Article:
What are math stretchers? These are math warm ups that are facilitated by the teacher to encourage deeper thinking in a variety of math concepts. They are meant to be only a few minutes in length and should help students to recognize patterns and relationships in the bigger ideas of math. They should always be created with the standards, students’ needs, and grade level in mind. They do not need to be complex and should first be completed by the students independently before being discussed and analyzed together as a class. This provides opportunities for purposeful math talk and use of math vocabulary.
Five Math Warm Up Ideas
These math warm ups are a fun way to get to know your students! Teachers select ahead of time what question he or she would like to pose and the three answer choices. This could easily be posed first thing in the morning when students arrive and are making their lunch choices. After all students have answered the question, together as a class decide what kind of graph to create. In the beginning, the teacher should provide think alouds and strong support. Then help students progress to work more independently. It’s important to discuss what they observed and inferred, and to ask open-ended questions. I have created quick graphs using sticky notes, tally marks, and so on.
This math stretcher is something that you would only want to implement occasionally. For homework the night before, you would have students record the different ways they (and their families) utilized math. They can write about them, draw them, use number sentences, or any other representation. When students arrive at school, simply have them add their examples to a chart. Together at the start of math, discuss the results. It really helps students see the value of math in our everyday lives.
Number of the Day
I have seen many teachers implement this over the years. It is meant to be a quick review to show students patterns and relationships among the numbers. Like most math warm ups, it doesn’t need to be long nor elaborate. Simply provide students with a number, and then they figure out multiple ways to represent it. Their representations could involve base ten, pictures, operations, decimals, comparisons, and so on. The further you explore your curriculum the more representations students will create. Discuss together any patterns they have observed or any relationships. Also, have students explain their reasoning.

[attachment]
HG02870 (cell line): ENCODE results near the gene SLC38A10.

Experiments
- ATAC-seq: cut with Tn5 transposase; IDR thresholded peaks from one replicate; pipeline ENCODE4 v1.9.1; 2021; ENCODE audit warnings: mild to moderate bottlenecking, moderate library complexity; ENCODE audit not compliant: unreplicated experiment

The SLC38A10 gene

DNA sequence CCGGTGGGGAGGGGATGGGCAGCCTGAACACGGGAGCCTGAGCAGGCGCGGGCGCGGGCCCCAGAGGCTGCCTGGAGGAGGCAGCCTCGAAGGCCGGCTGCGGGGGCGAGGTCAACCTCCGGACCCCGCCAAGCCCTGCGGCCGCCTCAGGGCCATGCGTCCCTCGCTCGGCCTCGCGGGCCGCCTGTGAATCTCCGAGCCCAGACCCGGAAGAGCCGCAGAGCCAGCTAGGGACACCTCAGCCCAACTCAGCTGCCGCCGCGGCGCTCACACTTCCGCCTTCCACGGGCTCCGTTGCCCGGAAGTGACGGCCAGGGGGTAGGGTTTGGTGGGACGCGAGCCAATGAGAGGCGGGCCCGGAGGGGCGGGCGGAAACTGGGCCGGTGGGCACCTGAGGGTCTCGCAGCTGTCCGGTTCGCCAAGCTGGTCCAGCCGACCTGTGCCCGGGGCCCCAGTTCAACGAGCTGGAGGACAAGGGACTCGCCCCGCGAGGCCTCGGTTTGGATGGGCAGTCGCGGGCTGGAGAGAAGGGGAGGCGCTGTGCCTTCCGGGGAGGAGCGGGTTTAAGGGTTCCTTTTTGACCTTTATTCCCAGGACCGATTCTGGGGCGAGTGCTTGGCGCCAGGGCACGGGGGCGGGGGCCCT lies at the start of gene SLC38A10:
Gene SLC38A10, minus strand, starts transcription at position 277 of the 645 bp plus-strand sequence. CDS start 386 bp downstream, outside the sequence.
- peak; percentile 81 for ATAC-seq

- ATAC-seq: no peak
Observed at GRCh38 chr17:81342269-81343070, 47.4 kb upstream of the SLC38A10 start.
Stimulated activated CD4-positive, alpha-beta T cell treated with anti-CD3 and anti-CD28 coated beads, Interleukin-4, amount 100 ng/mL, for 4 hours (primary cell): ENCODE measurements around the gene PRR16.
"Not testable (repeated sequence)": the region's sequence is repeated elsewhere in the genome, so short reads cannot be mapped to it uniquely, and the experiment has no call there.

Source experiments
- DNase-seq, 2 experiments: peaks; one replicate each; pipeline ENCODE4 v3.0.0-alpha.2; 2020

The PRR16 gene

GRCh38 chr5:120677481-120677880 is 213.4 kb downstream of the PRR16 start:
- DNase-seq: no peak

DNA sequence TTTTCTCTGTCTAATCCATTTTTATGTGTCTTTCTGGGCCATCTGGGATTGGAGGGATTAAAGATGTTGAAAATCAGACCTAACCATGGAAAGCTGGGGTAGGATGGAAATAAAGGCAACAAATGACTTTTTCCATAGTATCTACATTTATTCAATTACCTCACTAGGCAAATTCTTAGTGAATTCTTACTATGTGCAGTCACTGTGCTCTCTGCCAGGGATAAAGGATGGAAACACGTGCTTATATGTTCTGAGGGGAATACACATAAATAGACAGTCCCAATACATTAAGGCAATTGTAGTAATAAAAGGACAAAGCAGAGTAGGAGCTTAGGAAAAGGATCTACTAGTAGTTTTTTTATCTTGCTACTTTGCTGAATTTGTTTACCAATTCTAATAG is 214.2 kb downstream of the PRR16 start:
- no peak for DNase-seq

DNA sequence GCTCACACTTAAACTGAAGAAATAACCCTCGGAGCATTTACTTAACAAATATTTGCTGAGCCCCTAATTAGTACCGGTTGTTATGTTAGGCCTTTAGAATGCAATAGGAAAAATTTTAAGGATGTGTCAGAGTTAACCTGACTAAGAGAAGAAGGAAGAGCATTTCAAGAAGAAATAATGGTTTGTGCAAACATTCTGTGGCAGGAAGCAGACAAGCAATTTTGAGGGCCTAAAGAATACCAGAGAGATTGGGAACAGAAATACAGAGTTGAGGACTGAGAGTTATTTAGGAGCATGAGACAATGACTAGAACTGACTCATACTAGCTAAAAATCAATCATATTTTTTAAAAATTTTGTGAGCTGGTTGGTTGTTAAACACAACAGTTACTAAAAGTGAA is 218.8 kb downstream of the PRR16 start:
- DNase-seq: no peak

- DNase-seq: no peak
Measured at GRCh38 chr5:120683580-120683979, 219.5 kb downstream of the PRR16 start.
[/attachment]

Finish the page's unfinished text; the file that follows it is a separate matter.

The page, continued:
This mini-activating strategy is good for introducing new concepts in math or for review of a previously studied concept. Begin by having students record a word (or words) that they think of when given a concept, such as fractions. Have students explain what they wrote and why they chose those words. As you progress through the unit, students can add more words to this chart.
On chart paper, place a pattern followed by enough blank spaces for each child in the class. The pattern does not have to be whole numbers. Students take turns filling in the next step in the pattern, and then they write their initials under it. After your class has finished, you could have students discuss if they agree or do not agree with one another’s response and why. Students who made mistakes should correct their own errors.
Again, all math stretchers are meant to be brief and as warm ups. Typically I provide the math warm ups first thing in the morning as part of my students’ routine, and then we come back to it and discuss it at the start of the math block. I do not use a math stretcher each day, but I do try to do several a week and rotate between them. Of course, you are more than welcome to assign a day of the week to each type.
Looking for more math ideas? Check out the posts here!
The Nitty Gritty:
- Teachers can use math warm ups to encourage deeper thinking in math concepts. These warm ups, done independently first and then discussed, shouldn’t take much time and should be created with the standards, students’ needs, and grade level in mind.
- Five Math Warm Up Ideas:
- Data Collection and Analysis (Pose a question & give three answer choices. After all students have answered, together create a graph of the information.)
- How Did My Family Use Math Last Night? (For homework the night before, have students record the ways their families used math. At school the next day, students will add their responses to a chart.)
- Number of the Day (Give students a number and have them represent it in multiple ways. As a class, discuss patterns, relationships, and reasoning.)
- Makes Me Think Of… (Give students a math concept. On chart paper, have them record words that they think of when they think of the math concept. Students need to explain why they wrote the words they did.)
- What’s Next (Put a pattern on chart paper. Make sure it has blank spaces for every student. Students take turns filling in the pattern. Have students discuss their answers.)
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